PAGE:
• 'I don’t want any kid of any nationality to be silenced': Daren Dunn with Eels players wearing their Indigenous jersey. Picture: Daren Dunn (Supplied)Source: Supplied
Daren Dunn, the man behind the historic 'Eel Dreaming' jersey, talks to NITV about his design and uniting Indigenous and non-Indigenous Australians.
By
Source:
NITV News
24 Feb 2016 - 10:08 AM  UPDATED 1 Mar 2016 - 12:42 PM

Parramatta Eels fans will be reminded of its rich history when players don an Indigenous-designed jersey in Round 10 of the 2016 season. A first in the club’s 70-year history.

“We’re very proud to have such a special Indigenous jersey, and I am eagerly looking forward to Round 10 when it will be worn.” Parramatta Eels CEO John Boulous said. 

Renowned Indigenous artist and 2015 NAIDOC Artist of the Year, Daren Dunn, was honoured to create the design.

“It’s the most special feeling in the world when a club approaches me, I can’t explain the feeling or the process,” Daren told NITV.

He’s already designed jerseys for the South Sydney Rabbitohs and Penrith Panthers. And now the Eels will pay homage to its Aboriginal heritage.

The design celebrates and honours traditional owners, the Darug People, and their deep, ancient heritage. 

“I loved designing the jersey in the way I did because of the education I personally gathered from the local knowledge, and people who live and work in the community,” Daren says.

The design features the Eel Dreaming, a significant part of the Darug people’s ancestral spirit.

“I’m strong on totems and educating how important totems are to our people. It shows where we come from’ he adds.

As a Gamilaroi man hailing from Coonabarabran and growing up in Dubbo, Daren learned his craft simply by observing his elders.

‘I’d sit near my uncles they were always painting. I didn’t pick up a brush and start painting it was actually there. I listened and watched people around me, I was never shown how to paint. It was a natural gift” he says.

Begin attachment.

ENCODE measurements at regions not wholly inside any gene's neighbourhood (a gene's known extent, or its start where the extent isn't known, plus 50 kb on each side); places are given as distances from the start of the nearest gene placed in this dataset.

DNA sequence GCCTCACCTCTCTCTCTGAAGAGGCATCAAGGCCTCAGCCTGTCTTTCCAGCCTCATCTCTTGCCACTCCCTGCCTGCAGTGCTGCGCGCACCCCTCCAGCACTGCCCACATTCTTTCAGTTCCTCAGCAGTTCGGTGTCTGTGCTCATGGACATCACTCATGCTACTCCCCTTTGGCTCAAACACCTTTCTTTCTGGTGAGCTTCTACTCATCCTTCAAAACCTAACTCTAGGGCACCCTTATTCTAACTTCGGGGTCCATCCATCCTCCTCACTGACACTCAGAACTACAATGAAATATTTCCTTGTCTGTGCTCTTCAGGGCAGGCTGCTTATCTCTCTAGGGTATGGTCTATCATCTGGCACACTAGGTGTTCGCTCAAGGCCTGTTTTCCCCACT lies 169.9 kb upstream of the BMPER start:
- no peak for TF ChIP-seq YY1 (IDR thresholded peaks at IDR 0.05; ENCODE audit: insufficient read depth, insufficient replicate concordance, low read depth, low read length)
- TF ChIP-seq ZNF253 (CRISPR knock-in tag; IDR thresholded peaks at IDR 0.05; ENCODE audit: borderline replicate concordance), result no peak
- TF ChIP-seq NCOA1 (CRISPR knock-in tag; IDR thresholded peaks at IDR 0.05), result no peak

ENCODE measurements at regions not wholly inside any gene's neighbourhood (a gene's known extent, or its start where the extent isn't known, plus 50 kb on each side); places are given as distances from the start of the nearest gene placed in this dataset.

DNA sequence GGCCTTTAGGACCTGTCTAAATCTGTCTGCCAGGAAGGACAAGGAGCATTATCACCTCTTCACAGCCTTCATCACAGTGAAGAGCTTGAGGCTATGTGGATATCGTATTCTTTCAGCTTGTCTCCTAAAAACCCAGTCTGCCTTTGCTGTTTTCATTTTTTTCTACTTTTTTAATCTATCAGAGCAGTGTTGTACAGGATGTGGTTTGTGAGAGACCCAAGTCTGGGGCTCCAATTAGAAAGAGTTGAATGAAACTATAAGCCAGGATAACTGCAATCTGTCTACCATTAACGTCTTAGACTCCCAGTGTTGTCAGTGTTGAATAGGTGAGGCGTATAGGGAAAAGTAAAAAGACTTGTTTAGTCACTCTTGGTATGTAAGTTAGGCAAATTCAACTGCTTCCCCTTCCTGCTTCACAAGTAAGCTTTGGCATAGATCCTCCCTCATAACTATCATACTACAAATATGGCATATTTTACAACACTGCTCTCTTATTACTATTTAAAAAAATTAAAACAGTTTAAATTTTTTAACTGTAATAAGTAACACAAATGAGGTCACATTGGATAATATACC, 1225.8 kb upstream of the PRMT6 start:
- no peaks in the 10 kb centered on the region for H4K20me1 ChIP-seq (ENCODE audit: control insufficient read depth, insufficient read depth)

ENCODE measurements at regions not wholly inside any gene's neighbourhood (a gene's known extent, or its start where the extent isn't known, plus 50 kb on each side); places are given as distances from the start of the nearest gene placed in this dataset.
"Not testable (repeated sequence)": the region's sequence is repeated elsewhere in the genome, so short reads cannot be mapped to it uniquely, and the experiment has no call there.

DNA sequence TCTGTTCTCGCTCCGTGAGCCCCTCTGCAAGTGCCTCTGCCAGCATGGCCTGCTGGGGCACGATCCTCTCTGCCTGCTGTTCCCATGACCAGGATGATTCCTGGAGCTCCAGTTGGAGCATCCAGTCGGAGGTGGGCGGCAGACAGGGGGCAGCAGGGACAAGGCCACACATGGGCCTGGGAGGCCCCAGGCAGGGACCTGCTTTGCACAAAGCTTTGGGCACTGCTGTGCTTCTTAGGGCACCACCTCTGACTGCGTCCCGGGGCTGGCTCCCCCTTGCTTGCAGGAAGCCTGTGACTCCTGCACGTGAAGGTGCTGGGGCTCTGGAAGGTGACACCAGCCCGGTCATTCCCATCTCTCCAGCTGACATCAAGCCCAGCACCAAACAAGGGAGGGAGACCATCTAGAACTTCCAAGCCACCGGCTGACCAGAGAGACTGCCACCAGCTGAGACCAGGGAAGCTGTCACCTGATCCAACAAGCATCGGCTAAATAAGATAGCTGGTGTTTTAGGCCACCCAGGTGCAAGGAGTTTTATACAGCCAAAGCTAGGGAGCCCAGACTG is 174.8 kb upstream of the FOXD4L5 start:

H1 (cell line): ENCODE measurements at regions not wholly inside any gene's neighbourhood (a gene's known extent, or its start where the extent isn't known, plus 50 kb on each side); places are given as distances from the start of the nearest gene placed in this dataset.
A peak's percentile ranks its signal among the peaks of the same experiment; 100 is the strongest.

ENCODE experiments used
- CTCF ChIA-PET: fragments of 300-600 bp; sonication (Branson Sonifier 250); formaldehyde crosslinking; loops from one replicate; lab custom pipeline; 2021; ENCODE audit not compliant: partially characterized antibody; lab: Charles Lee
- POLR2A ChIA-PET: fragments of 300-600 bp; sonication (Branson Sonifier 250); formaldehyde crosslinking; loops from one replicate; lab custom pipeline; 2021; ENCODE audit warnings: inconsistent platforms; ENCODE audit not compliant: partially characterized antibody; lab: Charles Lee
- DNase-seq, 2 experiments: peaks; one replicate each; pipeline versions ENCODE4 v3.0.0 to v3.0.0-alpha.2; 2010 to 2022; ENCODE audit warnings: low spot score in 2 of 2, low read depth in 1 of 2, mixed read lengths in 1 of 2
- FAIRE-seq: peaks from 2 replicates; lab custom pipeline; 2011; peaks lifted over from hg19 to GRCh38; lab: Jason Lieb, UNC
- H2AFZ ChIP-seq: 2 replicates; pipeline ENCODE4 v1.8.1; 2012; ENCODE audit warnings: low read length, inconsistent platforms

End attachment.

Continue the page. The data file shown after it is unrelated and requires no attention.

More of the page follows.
A former footy player himself, Daren turned to art after becoming seriously ill which saw him leave the field for two years and ultimately give up the game. But he soon found his true calling in art and has since gone on to build a successful career.

Daren has created works for some of the world’s most prominent athletes including David Beckham, Hector Lombard and Roy Jones Junior. He’s also produced hand-painted cricket bats presented to the Duke and Duchess of Cambridge to celebrate the launch of the Cricket World Cup in 2014.

But even with all of his experience, Daren remains grounded and uses his art to push a message close to his heart.

“I don’t want any kid of any nationality to be silenced. I use my art to engage and motivate kids. I waited until 38-years-old to speak up."

 

Inspiring the next generation

Through Alenarra Enterprises, Daren works with young people in the ‘Get Black on Ya Feet’ program helping kids connect to culture through art. 

“It gives Aboriginal kids a platform and builds self-esteem. I get educated too, I learn more as a blackfulla,” he says.

And this project was no different. Daren worked with three young Indigenous kids to assist with his design.

“If a club doesn’t have participation with kids then I won’t participate” he says.

With all of his designs he always works with the local Indigenous community to capture their story.

“I paint for the area, I consult with the people in the area with the elders and community members. I always do my homework.” he says.

Designing the jerseys is one way, Daren believes, unites Indigenous and non-Indigenous Australia.

“What I’m happiest about most, is that a club wants to make change. When you make change our community lifts, not just in stand up but we smile, we feel appreciated and proud. The response in emails and texts on social media, people buying the jersey even people that don’t go for Parra, that’s special,” Daren says.

And even more special when it transcends onto the footy field.

“There is nothing better than seeing other Indigenous brothers wearing my jerseys, but it's an even better feeling seeing non-Indigenous players running out with our culture on their backs. It's a feeling I just can't simply explain” he says. 

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